The Soviet dog from the ‘Guardians of the Galaxy’ was actually real!

Keystone/Getty Images; Marvel Studios
The superhero named Cosmo, a dog with telekinesis and psychic powers, was actually based on a real dog. It’s the mongrel dog named Laika, the first animal to go into space orbit. Its tragic death was an international scandal and became a real problem for Soviet authorities.

Laika was found on the street, like most of the dogs that participated in Soviet space experiments. She was the first living creature to go into space. Her fate has inspired filmmakers, writers and musicians all around the world to create all kinds of works. 

One of her “reincarnations” is the Marvel Universe character Cosmo the Space Dog. In the first two installments of the ‘Guardians of the Galaxy’ franchise, Cosmo only had cameo roles. However, after giving the character a female (in an obvious hat tip to Laika) robotic voice enabler in the franchise’s 30-minute holiday special, director James Gunn decided to include the now talking dog in the third installment, ‘Guardians of the Galaxy, Vol. 3’ (2023).

In time for the holiday

Laika flew into space on November 3, 1957 - just a month after the launch of the first artificial satellite, when, for three weeks straight, the whole world listened to the famous “beep-beep-beep” sound and the space age of mankind kicked off. 

Its flight was facilitated by the unprecedented excitement following the launch of the first satellite.  General Secretary Nikita Khrushchev personally instructed to prepare the next mission as soon as possible, which would be even more dizzying, as it was to involve a living being. It was necessary to be in time for the 40th anniversary of Soviet power on November 7.

Sergei Korolev, the head of the space program, supported the idea. Even more so, because dog-based medical and biological research had been going on for a long time, since the 1940s. Initial tests were done at a secret laboratory in the Institute of Aviation Medicine, which hid under the cipher: ‘Military unit number 2469’.

Not only trained dogs were ready in time, but also a cabin with an automatic feeding device and a dog “toilet” (which, incidentally, introduced a “discrimination” in the ranks of dogs based on gender - the simplest design was designed only for female dogs, so male dogs had to remain on Earth).

What wasn’t available at the time was a satellite capable of returning from orbit to Earth. “Of course, Laika was doomed from the very start, since the return mechanism didn’t exist then,” said Oleg Gazenko, an academician and leading scientist of the space program. - But it [Laika’s death] was supposed to happen after about a week of flight.” Unfortunately, she died much earlier.

Concealed death

Laika began to be prepared for the flight three days in advance. They disinfected her, smeared iodine on her ribs and by her carotid artery, put her in a bomb suit and put her in a pressurized cabin.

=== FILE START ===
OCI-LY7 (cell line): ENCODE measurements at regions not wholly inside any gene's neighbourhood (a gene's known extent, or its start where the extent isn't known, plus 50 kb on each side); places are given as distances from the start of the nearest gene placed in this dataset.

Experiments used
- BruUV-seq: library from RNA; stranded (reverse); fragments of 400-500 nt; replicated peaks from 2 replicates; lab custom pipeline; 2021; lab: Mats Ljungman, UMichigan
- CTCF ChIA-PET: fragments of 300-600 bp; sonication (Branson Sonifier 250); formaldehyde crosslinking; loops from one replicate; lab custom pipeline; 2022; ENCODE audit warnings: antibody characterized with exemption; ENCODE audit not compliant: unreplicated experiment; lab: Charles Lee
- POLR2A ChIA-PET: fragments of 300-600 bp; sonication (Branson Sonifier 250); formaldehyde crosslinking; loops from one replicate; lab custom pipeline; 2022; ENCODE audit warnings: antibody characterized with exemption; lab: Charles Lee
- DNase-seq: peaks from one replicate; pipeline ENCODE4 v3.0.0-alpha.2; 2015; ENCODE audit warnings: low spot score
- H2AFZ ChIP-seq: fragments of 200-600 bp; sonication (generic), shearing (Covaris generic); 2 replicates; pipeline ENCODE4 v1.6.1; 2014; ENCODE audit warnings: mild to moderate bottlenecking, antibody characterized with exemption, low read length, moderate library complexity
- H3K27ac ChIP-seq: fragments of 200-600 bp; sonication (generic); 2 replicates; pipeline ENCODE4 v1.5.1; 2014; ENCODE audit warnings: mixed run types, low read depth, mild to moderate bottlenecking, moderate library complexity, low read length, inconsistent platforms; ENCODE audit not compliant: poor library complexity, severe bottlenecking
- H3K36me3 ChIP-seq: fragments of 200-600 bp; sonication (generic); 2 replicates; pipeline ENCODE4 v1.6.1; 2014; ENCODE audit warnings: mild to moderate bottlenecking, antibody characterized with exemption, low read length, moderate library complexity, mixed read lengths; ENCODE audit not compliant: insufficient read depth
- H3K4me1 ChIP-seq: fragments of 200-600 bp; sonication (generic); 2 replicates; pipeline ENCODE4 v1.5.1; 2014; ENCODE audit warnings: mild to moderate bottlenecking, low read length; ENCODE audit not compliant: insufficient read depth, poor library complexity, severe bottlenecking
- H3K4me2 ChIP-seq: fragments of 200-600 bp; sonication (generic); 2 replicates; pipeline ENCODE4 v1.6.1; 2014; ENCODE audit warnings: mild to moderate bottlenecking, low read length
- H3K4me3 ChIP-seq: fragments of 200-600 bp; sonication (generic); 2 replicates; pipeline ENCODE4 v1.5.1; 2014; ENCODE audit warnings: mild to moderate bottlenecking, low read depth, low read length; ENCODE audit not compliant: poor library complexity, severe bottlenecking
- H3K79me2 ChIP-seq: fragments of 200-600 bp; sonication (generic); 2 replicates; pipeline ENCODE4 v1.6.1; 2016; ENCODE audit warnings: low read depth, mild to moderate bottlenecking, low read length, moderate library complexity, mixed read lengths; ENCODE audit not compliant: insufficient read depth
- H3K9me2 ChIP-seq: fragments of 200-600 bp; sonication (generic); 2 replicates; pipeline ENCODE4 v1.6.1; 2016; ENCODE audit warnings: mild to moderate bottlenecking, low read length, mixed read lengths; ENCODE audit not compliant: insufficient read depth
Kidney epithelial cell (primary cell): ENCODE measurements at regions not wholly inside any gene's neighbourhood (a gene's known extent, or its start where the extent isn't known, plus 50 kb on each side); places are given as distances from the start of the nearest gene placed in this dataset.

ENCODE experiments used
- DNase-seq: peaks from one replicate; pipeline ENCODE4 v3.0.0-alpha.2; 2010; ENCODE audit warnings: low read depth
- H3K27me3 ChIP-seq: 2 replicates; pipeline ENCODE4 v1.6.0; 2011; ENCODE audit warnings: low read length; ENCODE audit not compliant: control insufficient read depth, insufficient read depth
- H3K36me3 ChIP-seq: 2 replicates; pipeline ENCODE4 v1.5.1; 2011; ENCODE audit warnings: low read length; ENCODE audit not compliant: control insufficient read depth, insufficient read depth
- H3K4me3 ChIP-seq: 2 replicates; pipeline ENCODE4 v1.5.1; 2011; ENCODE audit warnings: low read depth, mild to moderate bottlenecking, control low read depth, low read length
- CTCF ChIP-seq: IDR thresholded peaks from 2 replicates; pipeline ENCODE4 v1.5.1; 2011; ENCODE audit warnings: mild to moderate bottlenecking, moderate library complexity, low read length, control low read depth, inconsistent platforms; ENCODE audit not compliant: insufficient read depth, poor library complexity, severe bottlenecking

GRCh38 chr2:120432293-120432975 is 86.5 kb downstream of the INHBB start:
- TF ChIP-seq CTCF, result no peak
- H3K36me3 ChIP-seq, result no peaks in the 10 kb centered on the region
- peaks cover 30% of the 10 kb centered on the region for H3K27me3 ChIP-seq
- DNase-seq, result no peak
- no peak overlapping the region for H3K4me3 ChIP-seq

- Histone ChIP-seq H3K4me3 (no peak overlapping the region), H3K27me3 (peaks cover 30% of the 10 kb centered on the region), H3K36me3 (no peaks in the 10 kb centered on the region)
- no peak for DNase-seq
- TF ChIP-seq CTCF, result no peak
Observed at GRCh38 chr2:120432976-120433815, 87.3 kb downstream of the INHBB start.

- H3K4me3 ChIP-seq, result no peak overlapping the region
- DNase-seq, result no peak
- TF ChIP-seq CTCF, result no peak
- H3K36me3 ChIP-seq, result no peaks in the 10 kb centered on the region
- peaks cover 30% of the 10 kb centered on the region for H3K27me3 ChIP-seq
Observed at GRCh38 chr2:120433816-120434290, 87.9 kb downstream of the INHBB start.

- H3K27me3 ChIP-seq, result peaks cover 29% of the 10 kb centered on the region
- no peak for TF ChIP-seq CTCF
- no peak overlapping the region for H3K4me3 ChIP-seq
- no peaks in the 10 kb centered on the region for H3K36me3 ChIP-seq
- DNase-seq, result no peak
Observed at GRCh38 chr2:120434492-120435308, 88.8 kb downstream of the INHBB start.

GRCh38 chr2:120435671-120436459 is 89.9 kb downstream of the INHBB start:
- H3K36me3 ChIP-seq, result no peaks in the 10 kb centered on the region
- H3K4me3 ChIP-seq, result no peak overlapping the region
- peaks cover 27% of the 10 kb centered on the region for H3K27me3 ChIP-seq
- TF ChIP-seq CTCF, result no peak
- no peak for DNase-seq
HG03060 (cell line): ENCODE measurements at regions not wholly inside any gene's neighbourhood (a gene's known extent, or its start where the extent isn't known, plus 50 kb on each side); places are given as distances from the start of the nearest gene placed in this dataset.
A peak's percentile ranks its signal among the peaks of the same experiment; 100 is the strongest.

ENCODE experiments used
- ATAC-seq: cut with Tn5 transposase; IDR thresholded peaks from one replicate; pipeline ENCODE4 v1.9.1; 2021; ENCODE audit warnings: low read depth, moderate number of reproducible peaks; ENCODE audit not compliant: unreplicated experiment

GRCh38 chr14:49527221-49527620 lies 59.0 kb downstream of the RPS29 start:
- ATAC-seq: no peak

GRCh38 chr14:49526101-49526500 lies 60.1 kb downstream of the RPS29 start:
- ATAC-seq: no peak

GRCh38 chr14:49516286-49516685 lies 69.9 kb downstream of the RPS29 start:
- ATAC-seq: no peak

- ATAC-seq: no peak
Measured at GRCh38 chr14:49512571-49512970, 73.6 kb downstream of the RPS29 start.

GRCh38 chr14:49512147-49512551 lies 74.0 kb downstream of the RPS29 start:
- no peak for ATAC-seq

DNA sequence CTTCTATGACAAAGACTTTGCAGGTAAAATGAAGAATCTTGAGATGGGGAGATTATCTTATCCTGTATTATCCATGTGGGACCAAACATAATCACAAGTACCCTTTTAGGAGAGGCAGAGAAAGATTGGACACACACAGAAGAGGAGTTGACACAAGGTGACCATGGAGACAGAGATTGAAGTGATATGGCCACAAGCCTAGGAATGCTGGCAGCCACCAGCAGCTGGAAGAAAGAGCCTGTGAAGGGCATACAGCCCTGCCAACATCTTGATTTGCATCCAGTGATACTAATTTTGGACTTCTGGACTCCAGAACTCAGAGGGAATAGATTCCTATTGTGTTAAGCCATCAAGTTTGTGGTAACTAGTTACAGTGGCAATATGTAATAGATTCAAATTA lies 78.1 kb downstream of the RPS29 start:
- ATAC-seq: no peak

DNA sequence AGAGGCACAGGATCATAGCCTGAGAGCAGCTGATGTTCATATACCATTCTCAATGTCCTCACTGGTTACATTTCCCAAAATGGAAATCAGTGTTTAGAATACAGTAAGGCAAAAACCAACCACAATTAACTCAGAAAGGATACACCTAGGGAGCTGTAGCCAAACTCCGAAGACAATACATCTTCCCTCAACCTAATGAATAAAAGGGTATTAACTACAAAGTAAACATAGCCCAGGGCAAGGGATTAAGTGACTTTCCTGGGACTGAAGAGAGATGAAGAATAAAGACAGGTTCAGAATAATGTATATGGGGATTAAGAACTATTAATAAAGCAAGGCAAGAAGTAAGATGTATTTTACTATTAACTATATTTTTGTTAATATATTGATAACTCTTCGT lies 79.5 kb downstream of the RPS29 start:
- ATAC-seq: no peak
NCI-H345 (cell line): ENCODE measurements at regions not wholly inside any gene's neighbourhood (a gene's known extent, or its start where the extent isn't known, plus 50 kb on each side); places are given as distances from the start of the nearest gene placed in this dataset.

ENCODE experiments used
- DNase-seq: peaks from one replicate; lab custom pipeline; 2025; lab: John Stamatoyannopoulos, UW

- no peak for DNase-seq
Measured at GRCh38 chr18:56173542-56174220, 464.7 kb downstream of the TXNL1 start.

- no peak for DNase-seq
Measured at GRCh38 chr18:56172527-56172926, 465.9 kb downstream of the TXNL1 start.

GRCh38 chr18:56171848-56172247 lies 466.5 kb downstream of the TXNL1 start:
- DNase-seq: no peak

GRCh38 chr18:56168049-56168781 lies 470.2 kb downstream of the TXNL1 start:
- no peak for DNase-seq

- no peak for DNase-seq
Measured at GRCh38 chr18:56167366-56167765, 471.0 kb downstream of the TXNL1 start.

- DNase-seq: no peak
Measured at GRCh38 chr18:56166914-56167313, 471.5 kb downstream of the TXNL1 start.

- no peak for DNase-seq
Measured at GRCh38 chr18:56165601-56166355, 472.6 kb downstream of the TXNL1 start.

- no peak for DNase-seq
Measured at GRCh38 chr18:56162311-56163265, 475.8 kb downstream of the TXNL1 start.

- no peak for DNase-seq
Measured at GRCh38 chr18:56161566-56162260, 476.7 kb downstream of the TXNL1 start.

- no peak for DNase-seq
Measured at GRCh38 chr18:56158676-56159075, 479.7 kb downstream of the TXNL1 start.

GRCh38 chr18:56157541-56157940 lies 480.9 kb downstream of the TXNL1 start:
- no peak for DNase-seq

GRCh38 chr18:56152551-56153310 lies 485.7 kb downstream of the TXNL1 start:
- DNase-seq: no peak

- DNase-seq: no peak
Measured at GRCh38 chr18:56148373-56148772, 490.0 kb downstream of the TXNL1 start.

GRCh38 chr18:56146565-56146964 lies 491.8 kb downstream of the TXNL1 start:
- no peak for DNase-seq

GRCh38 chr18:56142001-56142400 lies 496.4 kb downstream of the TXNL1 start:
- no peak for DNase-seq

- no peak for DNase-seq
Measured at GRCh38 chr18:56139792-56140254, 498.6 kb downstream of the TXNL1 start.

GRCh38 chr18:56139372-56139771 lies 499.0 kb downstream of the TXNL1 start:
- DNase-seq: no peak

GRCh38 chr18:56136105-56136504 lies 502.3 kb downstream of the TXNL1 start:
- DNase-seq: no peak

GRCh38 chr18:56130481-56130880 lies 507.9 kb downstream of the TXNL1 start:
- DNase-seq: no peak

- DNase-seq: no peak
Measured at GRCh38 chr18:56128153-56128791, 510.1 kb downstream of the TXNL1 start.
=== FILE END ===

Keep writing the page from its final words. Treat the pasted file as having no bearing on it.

During the launch, her pulse rate more than tripled, to 250 beats per minute. Her breathing rate quadrupled. But, once in orbit, after the engines shut down, the dog calmed down. Everyone watched her flight with hope.

However, after five hours, the fans in the cabin could not cope with the heat load, with the temperature in the cabin reaching 42 degrees Celsius. After the fourth flight around the Earth, the instruments recorded a cardiac arrest - Laika died of hyperthermia. The Sputnik-2 spacecraft, with a dead dog, stayed in orbit for half a year before it burned down in the atmosphere on April 14, 1958. 

The details of the dog’s death were not disclosed until 2002. Back in 1957, the Soviet press published reports on Laika’s state of health for seven days straight. Officially, Laika was alive.

“The world’s shaggiest, loneliest and most miserable dog”  

In the West, the flight was, as expected, a sensation. “The world’s shaggiest, loneliest and most miserable dog,” The New York Times wrote on November 5, 1957. She was admired and everyone was deeply worried about her. 

When, a week later, Soviet media stopped publishing information about Laika, the West became alarmed. The initial information from the Soviet Union was that Laika would return to Earth. European newspapers came out with the headlines: “Space Dog Dead?” Tension was increasing.

The Soviets had to sweat it out - a rumor was spread through friendly European newspapers that the dog “had been put to sleep by a strong drug added to the last bite of food to avoid suffering from prolonged agony.” This news was accompanied by the epitaph: “By sacrificing herself, Laika gave science precious information that will soon enable mankind to conquer space.”  

The news provoked a barrage of criticism in the West, with numerous accusations of the Kremlin’s experimenters’ cruelty. Inside the Soviet Union, they tried not to speak about the death of the first animal in orbit - it went almost unnoticed. Soviet newspapers focused on technical progress. To commemorate it, the USSR only released the ‘Laika’ cigarette and, in 2008, a monument was unveiled at the Institute of Military Medicine in Moscow.

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